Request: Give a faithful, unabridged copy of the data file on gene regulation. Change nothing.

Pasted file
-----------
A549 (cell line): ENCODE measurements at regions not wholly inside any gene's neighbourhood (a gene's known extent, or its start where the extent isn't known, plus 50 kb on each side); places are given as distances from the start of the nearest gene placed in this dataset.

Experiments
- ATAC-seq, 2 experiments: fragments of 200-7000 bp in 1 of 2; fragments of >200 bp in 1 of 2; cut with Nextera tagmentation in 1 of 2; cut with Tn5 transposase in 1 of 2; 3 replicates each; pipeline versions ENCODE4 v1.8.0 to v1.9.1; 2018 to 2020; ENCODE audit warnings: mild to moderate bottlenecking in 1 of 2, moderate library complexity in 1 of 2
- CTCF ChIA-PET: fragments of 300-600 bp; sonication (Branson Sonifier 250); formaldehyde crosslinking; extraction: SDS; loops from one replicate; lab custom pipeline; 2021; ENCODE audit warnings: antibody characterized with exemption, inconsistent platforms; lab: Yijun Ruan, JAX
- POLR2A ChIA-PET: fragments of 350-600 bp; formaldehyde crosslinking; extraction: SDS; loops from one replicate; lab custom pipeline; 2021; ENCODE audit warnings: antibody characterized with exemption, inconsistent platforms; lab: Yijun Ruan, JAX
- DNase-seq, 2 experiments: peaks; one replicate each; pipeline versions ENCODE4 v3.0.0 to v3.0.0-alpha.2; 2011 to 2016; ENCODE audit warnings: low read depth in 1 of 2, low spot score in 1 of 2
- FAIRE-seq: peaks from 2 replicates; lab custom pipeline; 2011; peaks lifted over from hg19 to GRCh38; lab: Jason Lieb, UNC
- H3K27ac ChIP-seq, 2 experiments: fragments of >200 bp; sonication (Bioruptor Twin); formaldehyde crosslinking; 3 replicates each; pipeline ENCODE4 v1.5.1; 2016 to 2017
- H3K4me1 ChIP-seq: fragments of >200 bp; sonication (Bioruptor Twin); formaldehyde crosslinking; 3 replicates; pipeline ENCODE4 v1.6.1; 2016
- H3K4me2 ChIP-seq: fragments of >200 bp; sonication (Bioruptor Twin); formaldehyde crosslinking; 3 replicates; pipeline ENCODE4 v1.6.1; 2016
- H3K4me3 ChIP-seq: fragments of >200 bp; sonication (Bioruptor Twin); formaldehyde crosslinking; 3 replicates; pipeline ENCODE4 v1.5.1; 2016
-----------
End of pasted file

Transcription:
A549 (cell line): ENCODE measurements at regions not wholly inside any gene's neighbourhood (a gene's known extent, or its start where the extent isn't known, plus 50 kb on each side); places are given as distances from the start of the nearest gene placed in this dataset.

Experiments
- ATAC-seq, 2 experiments: fragments of 200-7000 bp in 1 of 2; fragments of >200 bp in 1 of 2; cut with Nextera tagmentation in 1 of 2; cut with Tn5 transposase in 1 of 2; 3 replicates each; pipeline versions ENCODE4 v1.8.0 to v1.9.1; 2018 to 2020; ENCODE audit warnings: mild to moderate bottlenecking in 1 of 2, moderate library complexity in 1 of 2
- CTCF ChIA-PET: fragments of 300-600 bp; sonication (Branson Sonifier 250); formaldehyde crosslinking; extraction: SDS; loops from one replicate; lab custom pipeline; 2021; ENCODE audit warnings: antibody characterized with exemption, inconsistent platforms; lab: Yijun Ruan, JAX
- POLR2A ChIA-PET: fragments of 350-600 bp; formaldehyde crosslinking; extraction: SDS; loops from one replicate; lab custom pipeline; 2021; ENCODE audit warnings: antibody characterized with exemption, inconsistent platforms; lab: Yijun Ruan, JAX
- DNase-seq, 2 experiments: peaks; one replicate each; pipeline versions ENCODE4 v3.0.0 to v3.0.0-alpha.2; 2011 to 2016; ENCODE audit warnings: low read depth in 1 of 2, low spot score in 1 of 2
- FAIRE-seq: peaks from 2 replicates; lab custom pipeline; 2011; peaks lifted over from hg19 to GRCh38; lab: Jason Lieb, UNC
- H3K27ac ChIP-seq, 2 experiments: fragments of >200 bp; sonication (Bioruptor Twin); formaldehyde crosslinking; 3 replicates each; pipeline ENCODE4 v1.5.1; 2016 to 2017
- H3K4me1 ChIP-seq: fragments of >200 bp; sonication (Bioruptor Twin); formaldehyde crosslinking; 3 replicates; pipeline ENCODE4 v1.6.1; 2016
- H3K4me2 ChIP-seq: fragments of >200 bp; sonication (Bioruptor Twin); formaldehyde crosslinking; 3 replicates; pipeline ENCODE4 v1.6.1; 2016
- H3K4me3 ChIP-seq: fragments of >200 bp; sonication (Bioruptor Twin); formaldehyde crosslinking; 3 replicates; pipeline ENCODE4 v1.5.1; 2016